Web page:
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Door-to-Door Alcohol Delivery

Smartphone apps and web-based platforms allowing customers to purchase alcohol for delivery straight to their doorstep are on the rise. Preform a simple Google search and you’ll see just what we’re talking about. This recent phenomenon brings with it additional opportunities where you’ll need to properly train employees to adhere to local rules and regulations to protect your business from government-backed sting operations.


One self-proclaimed “first and largest alcohol e-commerce marketplace” touts its ability to deliver alcohol in more than 100 markets across North America, including New York City, Chicago, Los Angeles and Miami, and in smaller markets, such as Albany (NY), Nantucket and Honolulu. Companies like this one partner with well-respected area liquor stores to ensure delivery to your doorstep within one-hour, free pick-up and delivery.


Research indicates specific rules and regulations for legal delivery of alcohol varies by state. One common core requirement among delivery companies: they must have a retail license to sell alcohol to consumers for consumption outside their store. Other examples of state rules include:

  • Alcohol deliveries must be either completed during store operating hours or on government-specified days of the week and times. Some states prohibit the delivery of alcoholic beverages after dark, even if the physical store remains open late into the evening. Whichever the case, you may be required to record the customer’s name, identification information and transaction details, so state inspectors can ensure you're complying with state regulations limiting the quantity of alcoholic beverages sold or delivered to individual consumers.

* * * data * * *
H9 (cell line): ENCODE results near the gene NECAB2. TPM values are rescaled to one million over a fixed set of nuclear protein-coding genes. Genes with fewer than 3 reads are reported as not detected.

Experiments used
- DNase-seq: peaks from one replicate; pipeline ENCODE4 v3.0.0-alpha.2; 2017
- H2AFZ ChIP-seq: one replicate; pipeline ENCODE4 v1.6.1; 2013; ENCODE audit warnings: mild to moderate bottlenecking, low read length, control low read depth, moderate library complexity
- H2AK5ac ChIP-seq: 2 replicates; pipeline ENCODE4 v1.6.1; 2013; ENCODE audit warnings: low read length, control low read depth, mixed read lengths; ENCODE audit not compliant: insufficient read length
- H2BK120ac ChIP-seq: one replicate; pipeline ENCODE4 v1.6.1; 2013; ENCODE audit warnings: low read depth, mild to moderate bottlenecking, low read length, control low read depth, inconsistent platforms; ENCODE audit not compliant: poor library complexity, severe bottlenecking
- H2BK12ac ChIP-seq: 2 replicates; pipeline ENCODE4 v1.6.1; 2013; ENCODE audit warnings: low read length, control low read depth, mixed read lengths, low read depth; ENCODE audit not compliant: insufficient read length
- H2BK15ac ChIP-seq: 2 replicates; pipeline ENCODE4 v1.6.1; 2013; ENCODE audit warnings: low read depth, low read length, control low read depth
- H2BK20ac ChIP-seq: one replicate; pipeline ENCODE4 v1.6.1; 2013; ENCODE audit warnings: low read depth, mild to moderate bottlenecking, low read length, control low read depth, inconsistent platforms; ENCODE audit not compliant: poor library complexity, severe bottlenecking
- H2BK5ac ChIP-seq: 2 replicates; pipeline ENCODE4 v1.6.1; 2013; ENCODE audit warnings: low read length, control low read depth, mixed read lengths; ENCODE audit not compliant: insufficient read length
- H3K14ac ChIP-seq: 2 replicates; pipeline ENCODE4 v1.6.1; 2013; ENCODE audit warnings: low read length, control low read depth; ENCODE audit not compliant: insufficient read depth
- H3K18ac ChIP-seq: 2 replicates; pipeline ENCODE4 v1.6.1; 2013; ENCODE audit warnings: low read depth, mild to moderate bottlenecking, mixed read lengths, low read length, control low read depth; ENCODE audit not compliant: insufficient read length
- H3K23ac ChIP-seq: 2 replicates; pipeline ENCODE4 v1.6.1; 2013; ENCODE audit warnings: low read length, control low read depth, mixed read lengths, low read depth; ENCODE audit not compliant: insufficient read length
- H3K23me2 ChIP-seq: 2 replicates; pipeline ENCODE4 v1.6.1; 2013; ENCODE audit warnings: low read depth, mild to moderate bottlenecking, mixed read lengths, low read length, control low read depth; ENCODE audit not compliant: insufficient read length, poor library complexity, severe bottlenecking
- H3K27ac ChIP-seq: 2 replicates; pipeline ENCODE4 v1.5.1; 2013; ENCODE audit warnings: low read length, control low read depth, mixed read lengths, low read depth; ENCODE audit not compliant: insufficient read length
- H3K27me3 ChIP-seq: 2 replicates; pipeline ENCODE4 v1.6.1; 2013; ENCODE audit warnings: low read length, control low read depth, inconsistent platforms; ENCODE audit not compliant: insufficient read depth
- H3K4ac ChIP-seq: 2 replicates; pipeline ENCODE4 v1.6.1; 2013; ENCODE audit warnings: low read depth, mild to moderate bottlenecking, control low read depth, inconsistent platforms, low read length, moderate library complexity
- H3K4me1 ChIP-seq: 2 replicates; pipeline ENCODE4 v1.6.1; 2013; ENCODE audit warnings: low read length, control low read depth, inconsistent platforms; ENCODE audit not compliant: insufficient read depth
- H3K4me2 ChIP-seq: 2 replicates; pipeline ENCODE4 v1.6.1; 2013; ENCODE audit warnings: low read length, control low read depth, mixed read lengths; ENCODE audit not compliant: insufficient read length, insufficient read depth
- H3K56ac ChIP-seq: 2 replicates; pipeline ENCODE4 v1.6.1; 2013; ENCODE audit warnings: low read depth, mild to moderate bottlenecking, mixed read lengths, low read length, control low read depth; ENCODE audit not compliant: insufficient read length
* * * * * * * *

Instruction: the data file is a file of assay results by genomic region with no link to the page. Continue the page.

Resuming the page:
• Customers are required to come into the store to purchase alcohol prior to delivery, while other states allow customers to place orders via the Internet or by phone, if the orders are processed in-store. Typically, alcoholic beverages must be purchased in advance – the customer cannot pay the delivery driver upon receipt.
  • Some states limit the amount of alcohol an individual consumer can purchased at once (this regulation is thought to protect against the resale of alcohol).
  • Delivery vehicles must either be owned by the distribution business or the individual driver. If drivers can use their personal vehicles, they may require additional insurance. For vehicles owned by your business, keep the required registration and insurance documents inside the car, and make sure all employees who drive the vehicle are listed on your insurance.


If you provide an alcohol delivery service, or you’re considering one, check with your state licensing board to ensure the appropriate methods of payment and customer identification and validation comply with your state's regulations. Rules vary significantly from state to state. Once this is known knowledge, contact The BARS Program to set up delivery. You can reach us at or 1-877-540-5500.

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